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Endocrine Society releases new guidelines for hospitalized patients with diabetes

The Endocrine Society has updated its guidelines for the management of hospitalized patients with diabetes or stress-induced hyperglycemia. Adult patients with diabetes or newly recognized hyperglycemia account for more than 30% of non-critically ill hospitalized patients. These patients are at increased risk of “adverse clinical outcomes in the absence of defined approaches to glycemic management,” as described in Management of hyperglycemia in patients hospitalized in non-critical care settings: clinical practice guideline from the endocrine society, which was published online in The Journal of Clinical Endocrinology and Metabolism.1

The guideline replaces the Society’s 2012 inpatient hyperglycemia guideline. Hospitalized patients who have received corticosteroid therapy or enteral nutrition are at high risk of hyperglycemia. The guidelines update some of the standards of care for glycemic management for non-severely hospitalized adult patients with diabetes using updated methodology that adheres to Institute of Medicine (IOM) standards, noted the company in a press release.2

The Endocrine Society’s guideline writing committee has identified 10 frequently encountered areas specific to blood glucose management in the hospital and made recommendations. 2012 guideline updates include hospital use of continuous glucose monitoring and insulin pump therapy for patients at high risk of hypoglycemia, and provision of diabetes education to hospitalized patients as part of a comprehensive diabetes discharge planning process, according to the society (table). In addition, the following new topics have been included:

  • Hospital use of insulin pump therapy
  • Management of hyperglycemia in patients receiving glucocorticoids or enteral nutrition
  • Use of non-insulin hypoglycemic therapies
  • Preoperative Blood Glucose Targets for Patients Undergoing Elective Surgeries
  • Specific recommendations for scheduled insulin therapy

“This guideline addresses several important aspects of care specific to the hospital management of non-critically ill patients with diabetes or newly recognized hyperglycaemia that have the potential to improve clinical outcomes in hospital as well as postoperatively. out,” said Mary Korytkowski, MD, of the University of Pittsburgh in Pittsburgh, Pennsylvania. Dr. Korytkowski is chair of the group that wrote the guideline.2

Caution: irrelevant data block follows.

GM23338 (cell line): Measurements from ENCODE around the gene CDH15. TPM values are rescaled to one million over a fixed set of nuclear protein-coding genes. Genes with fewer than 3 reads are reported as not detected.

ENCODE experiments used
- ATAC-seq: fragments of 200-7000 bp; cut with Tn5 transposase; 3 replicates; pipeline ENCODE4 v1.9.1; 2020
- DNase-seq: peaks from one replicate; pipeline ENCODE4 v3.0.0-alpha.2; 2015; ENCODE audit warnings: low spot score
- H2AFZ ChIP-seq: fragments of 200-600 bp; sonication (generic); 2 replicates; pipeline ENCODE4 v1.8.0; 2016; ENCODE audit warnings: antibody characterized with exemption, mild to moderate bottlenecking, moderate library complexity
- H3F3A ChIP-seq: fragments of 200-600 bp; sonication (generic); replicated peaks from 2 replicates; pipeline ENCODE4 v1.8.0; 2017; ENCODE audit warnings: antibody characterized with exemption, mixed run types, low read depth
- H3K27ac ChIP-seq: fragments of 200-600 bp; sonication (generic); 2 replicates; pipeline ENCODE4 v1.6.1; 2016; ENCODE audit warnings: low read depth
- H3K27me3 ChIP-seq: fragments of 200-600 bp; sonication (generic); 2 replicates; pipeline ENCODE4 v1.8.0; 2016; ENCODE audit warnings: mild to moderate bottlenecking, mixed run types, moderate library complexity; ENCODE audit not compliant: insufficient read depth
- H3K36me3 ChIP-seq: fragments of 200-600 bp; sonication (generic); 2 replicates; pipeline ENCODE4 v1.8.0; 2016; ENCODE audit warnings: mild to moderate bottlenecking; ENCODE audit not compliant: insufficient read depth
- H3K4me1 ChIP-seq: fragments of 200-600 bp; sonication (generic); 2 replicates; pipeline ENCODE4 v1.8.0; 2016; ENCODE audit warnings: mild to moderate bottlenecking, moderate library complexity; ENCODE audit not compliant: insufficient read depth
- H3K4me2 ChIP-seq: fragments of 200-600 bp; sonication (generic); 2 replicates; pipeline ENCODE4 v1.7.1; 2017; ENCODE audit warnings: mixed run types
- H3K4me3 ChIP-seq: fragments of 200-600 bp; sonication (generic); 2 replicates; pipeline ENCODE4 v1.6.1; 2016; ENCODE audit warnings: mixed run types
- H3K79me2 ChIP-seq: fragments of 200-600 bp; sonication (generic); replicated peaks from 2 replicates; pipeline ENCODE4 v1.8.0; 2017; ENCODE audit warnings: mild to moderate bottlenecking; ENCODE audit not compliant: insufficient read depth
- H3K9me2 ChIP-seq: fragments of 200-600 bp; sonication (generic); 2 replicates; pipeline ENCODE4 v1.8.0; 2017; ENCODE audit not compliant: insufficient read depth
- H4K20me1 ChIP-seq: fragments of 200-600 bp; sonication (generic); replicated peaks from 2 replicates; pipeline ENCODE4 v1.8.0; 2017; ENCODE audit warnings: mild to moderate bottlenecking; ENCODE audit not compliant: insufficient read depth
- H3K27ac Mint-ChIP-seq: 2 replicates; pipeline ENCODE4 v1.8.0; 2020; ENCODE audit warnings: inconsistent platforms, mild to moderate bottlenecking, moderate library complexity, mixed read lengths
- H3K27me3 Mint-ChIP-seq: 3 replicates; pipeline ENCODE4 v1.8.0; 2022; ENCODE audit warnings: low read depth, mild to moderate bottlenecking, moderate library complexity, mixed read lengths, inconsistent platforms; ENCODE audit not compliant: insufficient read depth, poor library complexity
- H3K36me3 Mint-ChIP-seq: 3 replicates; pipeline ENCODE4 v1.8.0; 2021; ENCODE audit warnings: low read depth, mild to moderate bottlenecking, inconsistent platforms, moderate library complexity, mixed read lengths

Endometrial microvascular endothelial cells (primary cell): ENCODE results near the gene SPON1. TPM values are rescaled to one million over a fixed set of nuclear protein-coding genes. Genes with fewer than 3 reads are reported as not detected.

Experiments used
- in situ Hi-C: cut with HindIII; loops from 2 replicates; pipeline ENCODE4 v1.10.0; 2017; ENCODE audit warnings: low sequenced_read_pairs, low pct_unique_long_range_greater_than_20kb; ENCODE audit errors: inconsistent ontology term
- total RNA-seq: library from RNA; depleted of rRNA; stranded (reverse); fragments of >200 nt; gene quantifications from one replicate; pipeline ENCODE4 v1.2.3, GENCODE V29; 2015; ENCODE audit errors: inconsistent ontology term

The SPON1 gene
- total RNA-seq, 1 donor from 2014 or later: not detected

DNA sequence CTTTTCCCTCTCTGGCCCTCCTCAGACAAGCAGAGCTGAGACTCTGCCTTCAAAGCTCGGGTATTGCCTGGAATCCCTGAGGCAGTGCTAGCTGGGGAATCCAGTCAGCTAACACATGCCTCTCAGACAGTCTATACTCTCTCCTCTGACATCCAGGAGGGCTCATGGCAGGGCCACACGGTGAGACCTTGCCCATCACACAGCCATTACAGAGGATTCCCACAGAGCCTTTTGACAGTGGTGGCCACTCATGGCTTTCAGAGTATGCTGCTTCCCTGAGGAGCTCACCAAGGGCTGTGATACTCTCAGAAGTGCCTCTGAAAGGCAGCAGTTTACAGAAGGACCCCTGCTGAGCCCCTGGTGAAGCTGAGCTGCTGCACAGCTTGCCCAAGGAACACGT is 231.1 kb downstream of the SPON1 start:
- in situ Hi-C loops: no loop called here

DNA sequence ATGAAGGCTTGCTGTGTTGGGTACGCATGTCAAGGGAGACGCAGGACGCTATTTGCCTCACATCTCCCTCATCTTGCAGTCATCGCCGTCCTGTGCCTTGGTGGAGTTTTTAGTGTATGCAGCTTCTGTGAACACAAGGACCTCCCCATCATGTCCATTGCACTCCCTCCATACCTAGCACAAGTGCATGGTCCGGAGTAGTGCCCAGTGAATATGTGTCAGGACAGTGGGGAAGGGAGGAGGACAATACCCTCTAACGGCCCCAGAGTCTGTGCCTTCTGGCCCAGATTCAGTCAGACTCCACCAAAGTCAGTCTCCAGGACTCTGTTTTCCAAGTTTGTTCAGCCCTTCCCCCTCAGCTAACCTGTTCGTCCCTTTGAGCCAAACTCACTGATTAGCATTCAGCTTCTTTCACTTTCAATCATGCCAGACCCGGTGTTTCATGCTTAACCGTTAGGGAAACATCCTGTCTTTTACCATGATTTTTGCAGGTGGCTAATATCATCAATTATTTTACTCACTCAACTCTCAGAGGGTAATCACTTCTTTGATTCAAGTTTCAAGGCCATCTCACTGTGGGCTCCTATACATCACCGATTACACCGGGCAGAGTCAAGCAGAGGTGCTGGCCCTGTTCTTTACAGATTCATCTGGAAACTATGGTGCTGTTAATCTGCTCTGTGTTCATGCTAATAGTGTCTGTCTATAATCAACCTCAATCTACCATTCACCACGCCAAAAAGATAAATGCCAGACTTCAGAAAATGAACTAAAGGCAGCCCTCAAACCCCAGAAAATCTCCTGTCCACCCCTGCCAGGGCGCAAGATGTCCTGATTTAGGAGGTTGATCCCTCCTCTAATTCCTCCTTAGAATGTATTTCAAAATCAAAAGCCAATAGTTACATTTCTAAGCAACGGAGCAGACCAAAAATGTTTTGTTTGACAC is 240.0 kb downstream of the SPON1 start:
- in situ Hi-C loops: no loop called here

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Table. Main recommendations for the management of hyperglycaemia in hospitalized patients

Continuous glucose monitoring systems can guide effective glycemic management that reduces the risk of hypoglycemia in hospitalized patients
Patients receiving corticosteroid therapy or enteral nutrition (liquid nutrition delivered directly into the digestive system) are at high risk of hyperglycemia and require scheduled insulin therapy in the hospital
Patients using insulin pump therapy prior to hospital admission can self-administer these devices if they have the mental and physical ability to do so under the supervision of hospital staff
Diabetes self-management education provided to hospitalized patients may promote better glycemic control after discharge with reduced risk of hospital readmission
Patients with diabetes scheduled for elective surgery may have better postoperative outcomes when preoperative HbA1 C is ≤ 8% and when blood glucose values ​​in the immediate preoperative period are
When targeting hemoglobin HbA1 C
It is not recommended to provide preoperative beverages containing carbohydrates to patients with known diabetes.
Patients with newly recognized hyperglycemia or well-managed diabetes on noninsulin therapy may be treated with correctional insulin alone as initial therapy upon admission to hospital
Scheduled insulin therapy is preferred for patients with persistent blood glucose values ​​>180 mg/dL and is recommended for patients using insulin therapy prior to admission
Dipeptidyl peptidase inhibitors may be used in combination with correction insulin in some patients with type 2 diabetes who have milder degrees of hyperglycemia, provided there are no contraindications to the use of these agents.

The editorial board that developed the guideline included members of the National Institutes of Health at Bethesda; national and international diabetes experts and a member of the Diabetes Patient Advocacy Coalition. The guideline was co-sponsored by the American Association of Clinical Endocrinologists, American Diabetes Association, Association of Diabetes Care and Education Specialists, Diabetes Technology Society, and European Society of Endocrinology.

References

1. Korytkowski MT, Muniyappa R, Antinori-Lent K, et al. Management of hyperglycemia in adult patients hospitalized in non-critical care settings: an endocrine society clinical practice guideline. J Clin Endocrinol Metab. 2022;dgac278. Online ahead of print. doi:10.1210/clinem/dgac278

2. The Endocrine Society Clinical Practice Guidelines provide recommendations for hospitalized patients with diabetes. Press release. The endocrine society. June 12, 2022. Accessed June 13, 2022. https://www.endocrine.org/news-and-advocacy/news-room/2022/endocrine-societys-clinical-practice-guideline-offers-recommendations